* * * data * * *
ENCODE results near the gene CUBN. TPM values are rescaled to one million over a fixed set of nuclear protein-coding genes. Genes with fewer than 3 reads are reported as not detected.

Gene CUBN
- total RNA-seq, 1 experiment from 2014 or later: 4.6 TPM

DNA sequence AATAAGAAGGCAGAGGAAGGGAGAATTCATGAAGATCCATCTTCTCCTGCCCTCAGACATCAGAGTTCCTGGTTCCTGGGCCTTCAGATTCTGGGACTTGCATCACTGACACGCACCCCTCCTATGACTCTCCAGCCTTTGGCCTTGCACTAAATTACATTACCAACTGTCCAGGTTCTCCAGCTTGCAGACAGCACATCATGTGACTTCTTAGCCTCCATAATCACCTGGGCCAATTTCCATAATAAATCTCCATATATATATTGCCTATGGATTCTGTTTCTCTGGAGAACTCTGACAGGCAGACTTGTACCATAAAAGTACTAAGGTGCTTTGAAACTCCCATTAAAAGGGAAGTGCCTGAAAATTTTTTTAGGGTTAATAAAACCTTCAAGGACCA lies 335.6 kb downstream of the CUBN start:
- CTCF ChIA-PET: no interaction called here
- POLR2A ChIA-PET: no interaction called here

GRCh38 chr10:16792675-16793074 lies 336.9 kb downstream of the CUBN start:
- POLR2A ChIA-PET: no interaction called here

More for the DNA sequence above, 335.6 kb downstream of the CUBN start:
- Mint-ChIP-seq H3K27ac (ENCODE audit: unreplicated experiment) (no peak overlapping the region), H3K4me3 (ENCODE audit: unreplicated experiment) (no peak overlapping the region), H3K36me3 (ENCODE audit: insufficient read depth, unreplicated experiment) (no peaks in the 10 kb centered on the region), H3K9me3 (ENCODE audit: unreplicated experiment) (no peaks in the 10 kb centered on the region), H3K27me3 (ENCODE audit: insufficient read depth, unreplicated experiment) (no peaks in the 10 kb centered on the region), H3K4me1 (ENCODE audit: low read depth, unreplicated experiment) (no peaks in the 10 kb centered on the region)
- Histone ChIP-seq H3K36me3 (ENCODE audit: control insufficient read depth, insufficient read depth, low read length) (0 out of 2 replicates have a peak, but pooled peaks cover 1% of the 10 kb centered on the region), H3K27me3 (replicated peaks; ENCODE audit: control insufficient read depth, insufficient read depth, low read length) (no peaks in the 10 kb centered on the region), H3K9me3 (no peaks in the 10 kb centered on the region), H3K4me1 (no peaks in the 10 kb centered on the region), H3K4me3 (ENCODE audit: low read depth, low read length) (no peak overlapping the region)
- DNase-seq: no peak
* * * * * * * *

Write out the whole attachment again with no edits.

ENCODE results near the gene CUBN. TPM values are rescaled to one million over a fixed set of nuclear protein-coding genes. Genes with fewer than 3 reads are reported as not detected.

Gene CUBN
- total RNA-seq, 1 experiment from 2014 or later: 4.6 TPM

DNA sequence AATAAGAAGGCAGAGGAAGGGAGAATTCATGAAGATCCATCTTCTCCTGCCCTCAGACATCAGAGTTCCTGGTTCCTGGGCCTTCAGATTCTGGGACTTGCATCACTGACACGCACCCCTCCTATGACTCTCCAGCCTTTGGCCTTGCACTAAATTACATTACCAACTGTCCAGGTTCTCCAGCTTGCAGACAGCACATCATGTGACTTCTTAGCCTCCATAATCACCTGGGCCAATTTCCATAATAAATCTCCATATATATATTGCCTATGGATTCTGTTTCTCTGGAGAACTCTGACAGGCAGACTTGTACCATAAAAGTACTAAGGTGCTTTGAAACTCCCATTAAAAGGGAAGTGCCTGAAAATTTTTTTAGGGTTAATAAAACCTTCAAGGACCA lies 335.6 kb downstream of the CUBN start:
- CTCF ChIA-PET: no interaction called here
- POLR2A ChIA-PET: no interaction called here

GRCh38 chr10:16792675-16793074 lies 336.9 kb downstream of the CUBN start:
- POLR2A ChIA-PET: no interaction called here

More for the DNA sequence above, 335.6 kb downstream of the CUBN start:
- Mint-ChIP-seq H3K27ac (ENCODE audit: unreplicated experiment) (no peak overlapping the region), H3K4me3 (ENCODE audit: unreplicated experiment) (no peak overlapping the region), H3K36me3 (ENCODE audit: insufficient read depth, unreplicated experiment) (no peaks in the 10 kb centered on the region), H3K9me3 (ENCODE audit: unreplicated experiment) (no peaks in the 10 kb centered on the region), H3K27me3 (ENCODE audit: insufficient read depth, unreplicated experiment) (no peaks in the 10 kb centered on the region), H3K4me1 (ENCODE audit: low read depth, unreplicated experiment) (no peaks in the 10 kb centered on the region)
- Histone ChIP-seq H3K36me3 (ENCODE audit: control insufficient read depth, insufficient read depth, low read length) (0 out of 2 replicates have a peak, but pooled peaks cover 1% of the 10 kb centered on the region), H3K27me3 (replicated peaks; ENCODE audit: control insufficient read depth, insufficient read depth, low read length) (no peaks in the 10 kb centered on the region), H3K9me3 (no peaks in the 10 kb centered on the region), H3K4me1 (no peaks in the 10 kb centered on the region), H3K4me3 (ENCODE audit: low read depth, low read length) (no peak overlapping the region)
- DNase-seq: no peak